So Federal Liberal backbencher Peter Slipper has had a go at the Government’s taxpayer funded orgy of political advertising over the IR bills.

“I don’t think the ads are as effective as they should be and if they
are changed I think that would be a positive step forward,” he says. “I
can understand people getting bored by these ads because I don’t think
these ads are good.

“I think the people who designed these ads, the advertising agency or whatever, ought to be looked at very closely.”


And who might they be, Peter? Why, they’re the Ministerial Committee on Government Communications. Top, top political people.

You can read the official line about what they do on Page 69 of the
Annual Report of the Department of Prime Minister and Cabinet.
There’s some additional info at the government communications website. The Parliamentary Library has a good paper that
offers a less sanitised yet objective view of their activities. But Radio
National’s The National Interest probably had
the best look at the MCGC back in July.

Here’s what Stephen Bartos, the former Deputy Secretary in the
Commonwealth Department of Finance and Administration, the department
that used to run government advertising until it went to PM&C had
to say about it:

TERRY LANE: Is the Ministerial Committee open to examination, or does it have to account to anybody?

STEPHEN BARTOS: And that’s the real problem. No. Even finding out who
the membership is of the committee is quite hard. You can probably find
out by ringing the Prime Minister’s office, but it’s actually not
revealed on any of the official websites, the Ministerial Committee
itself doesn’t have its own website, it doesn’t report to the
parliament, it doesn’t report to anyone as far as we can tell. So it’s
taking a number of decisions. It’s spending roughly $100 million of
taxpayers’ money each year, and it’s taken the decisions on how that
money will be spent without any accountability through to the
parliament or the people more generally.

If one backbencher in this control freak Government is prepared to go
on the record bagging these guys’ efforts, it’s quite reasonable to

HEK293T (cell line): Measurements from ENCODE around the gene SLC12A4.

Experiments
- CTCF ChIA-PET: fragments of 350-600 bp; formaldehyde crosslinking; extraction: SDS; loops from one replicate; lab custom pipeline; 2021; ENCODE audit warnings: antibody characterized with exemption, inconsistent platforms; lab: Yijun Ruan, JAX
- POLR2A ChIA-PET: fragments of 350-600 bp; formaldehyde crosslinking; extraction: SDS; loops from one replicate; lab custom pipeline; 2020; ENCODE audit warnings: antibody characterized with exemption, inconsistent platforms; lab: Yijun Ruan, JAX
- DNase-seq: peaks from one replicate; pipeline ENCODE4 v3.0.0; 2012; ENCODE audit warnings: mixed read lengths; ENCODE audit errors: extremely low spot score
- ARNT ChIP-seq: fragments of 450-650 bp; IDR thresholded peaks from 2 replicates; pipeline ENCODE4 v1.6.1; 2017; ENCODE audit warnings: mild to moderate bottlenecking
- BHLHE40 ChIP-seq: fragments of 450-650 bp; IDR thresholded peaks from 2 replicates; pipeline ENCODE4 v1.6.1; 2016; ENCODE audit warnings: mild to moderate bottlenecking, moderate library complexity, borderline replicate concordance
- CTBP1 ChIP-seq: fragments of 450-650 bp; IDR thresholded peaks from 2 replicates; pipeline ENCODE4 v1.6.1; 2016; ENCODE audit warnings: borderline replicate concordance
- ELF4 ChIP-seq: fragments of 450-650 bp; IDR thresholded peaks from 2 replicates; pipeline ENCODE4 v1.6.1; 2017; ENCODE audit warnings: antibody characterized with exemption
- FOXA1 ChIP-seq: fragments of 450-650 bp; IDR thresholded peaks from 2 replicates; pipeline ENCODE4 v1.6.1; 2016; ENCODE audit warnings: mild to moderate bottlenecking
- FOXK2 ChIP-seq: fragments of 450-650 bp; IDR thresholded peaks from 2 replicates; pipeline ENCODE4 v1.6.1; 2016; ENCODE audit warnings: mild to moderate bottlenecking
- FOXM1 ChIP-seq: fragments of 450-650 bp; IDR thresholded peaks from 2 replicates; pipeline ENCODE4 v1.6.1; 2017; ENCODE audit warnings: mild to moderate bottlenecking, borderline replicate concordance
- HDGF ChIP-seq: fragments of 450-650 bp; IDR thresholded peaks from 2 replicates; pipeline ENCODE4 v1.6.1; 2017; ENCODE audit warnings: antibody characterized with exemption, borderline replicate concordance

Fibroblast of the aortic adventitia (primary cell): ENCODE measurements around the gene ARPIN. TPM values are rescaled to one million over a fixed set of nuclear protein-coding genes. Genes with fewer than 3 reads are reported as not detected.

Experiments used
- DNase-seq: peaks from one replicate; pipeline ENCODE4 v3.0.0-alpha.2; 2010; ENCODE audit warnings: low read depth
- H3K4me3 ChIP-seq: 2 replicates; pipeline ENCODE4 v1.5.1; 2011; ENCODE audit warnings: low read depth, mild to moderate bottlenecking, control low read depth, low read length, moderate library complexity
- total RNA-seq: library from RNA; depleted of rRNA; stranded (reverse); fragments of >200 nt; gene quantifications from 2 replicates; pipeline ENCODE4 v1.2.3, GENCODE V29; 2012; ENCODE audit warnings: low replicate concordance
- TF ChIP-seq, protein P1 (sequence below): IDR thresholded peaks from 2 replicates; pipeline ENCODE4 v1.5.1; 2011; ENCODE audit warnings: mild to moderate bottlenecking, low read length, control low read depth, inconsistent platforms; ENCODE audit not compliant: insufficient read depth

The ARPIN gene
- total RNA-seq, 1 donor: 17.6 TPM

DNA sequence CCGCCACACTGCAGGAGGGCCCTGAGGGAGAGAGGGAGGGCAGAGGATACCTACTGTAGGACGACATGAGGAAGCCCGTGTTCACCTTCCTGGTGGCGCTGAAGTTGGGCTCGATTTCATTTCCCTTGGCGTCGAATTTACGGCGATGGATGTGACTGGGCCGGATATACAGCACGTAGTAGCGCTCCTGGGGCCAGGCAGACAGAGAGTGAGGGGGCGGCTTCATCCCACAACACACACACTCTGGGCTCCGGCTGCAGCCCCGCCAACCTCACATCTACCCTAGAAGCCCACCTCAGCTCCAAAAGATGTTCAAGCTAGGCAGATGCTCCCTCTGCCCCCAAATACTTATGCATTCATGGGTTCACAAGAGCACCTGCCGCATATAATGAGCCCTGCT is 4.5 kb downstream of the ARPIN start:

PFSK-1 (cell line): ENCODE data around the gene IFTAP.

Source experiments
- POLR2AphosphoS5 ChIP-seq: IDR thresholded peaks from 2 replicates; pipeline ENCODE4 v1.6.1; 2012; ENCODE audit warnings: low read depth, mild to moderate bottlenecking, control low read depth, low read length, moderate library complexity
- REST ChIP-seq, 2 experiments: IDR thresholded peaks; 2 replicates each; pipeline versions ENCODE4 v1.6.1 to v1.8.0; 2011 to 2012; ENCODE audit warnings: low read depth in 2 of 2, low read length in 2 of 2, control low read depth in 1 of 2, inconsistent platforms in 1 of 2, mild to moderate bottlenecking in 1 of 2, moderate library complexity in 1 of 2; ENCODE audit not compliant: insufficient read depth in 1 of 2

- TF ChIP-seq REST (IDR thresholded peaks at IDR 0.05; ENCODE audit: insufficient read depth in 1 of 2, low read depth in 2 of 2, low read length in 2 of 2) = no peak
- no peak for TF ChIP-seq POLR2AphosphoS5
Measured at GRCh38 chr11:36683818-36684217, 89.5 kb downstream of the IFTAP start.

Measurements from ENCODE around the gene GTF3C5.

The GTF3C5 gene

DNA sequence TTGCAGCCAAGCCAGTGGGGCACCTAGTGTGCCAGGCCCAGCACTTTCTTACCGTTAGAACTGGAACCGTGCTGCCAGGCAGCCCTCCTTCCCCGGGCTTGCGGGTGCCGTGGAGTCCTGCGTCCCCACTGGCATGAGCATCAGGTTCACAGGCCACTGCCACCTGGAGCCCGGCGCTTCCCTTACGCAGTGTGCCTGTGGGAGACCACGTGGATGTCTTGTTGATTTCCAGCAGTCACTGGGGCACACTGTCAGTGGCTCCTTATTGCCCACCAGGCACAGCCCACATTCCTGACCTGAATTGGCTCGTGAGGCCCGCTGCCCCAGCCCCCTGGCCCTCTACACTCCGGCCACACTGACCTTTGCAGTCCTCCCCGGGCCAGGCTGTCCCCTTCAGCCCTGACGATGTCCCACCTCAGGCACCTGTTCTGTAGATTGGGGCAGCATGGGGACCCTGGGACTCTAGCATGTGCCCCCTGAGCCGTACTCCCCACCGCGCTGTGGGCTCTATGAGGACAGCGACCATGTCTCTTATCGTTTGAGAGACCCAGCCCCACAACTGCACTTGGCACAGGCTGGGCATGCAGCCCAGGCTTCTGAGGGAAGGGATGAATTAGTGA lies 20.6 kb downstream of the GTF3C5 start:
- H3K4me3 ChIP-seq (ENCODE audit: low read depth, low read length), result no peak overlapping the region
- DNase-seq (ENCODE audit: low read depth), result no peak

assume that other MPs feel the same way. And they do. In private. MPs
from across the factions and in different leadership camps.

And leadership is a factor here, because the MCGC is driven from
the very top of the Government. Its members include Special Minister of
State Eric Abetz and Tony Nutt, the Prime Minister’s Principal Private
Secretary.

Bartos has had more to say on the Committee members on Radio National’s Media Report :
“Even though it’s called a Ministerial Committee, it doesn’t contain
Ministers other than the Special Minister of State. Last time there was
public information about its membership, it had three other members,
two Liberal Party backbenchers, and Tony Nutt, a member of the Prime
Minister’s staff. The Ministerial Committee on Government
Communications doesn’t have its own website, it doesn’t have its own
publications, it’s just mentioned briefly in a couple of lines in the
Government Communication Unit’s website. Which is a worrying thing
really”.

Those backbench names have included people like Andrew Robb and Petro Georgiou. Smart cookies. Tough cookies.

Yet the Government’s own backbench – even some frontbenchers – think
that we are seeing a massive stuff-up by the brightest and the best. A
massive stuff-up from the very top. A very expensive stuff-up. Perhaps
they need an advertising campaign to counter this perception.